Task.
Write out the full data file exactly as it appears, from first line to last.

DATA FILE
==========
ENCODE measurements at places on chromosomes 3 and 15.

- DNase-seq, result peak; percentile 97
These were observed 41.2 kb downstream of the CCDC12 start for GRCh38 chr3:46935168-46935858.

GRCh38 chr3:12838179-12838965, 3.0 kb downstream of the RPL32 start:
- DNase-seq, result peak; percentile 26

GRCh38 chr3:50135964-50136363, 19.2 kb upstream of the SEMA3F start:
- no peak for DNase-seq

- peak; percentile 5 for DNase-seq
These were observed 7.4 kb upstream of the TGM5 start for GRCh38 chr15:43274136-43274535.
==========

ENCODE measurements at places on chromosomes 3 and 15.

- DNase-seq, result peak; percentile 97
These were observed 41.2 kb downstream of the CCDC12 start for GRCh38 chr3:46935168-46935858.

GRCh38 chr3:12838179-12838965, 3.0 kb downstream of the RPL32 start:
- DNase-seq, result peak; percentile 26

GRCh38 chr3:50135964-50136363, 19.2 kb upstream of the SEMA3F start:
- no peak for DNase-seq

- peak; percentile 5 for DNase-seq
These were observed 7.4 kb upstream of the TGM5 start for GRCh38 chr15:43274136-43274535.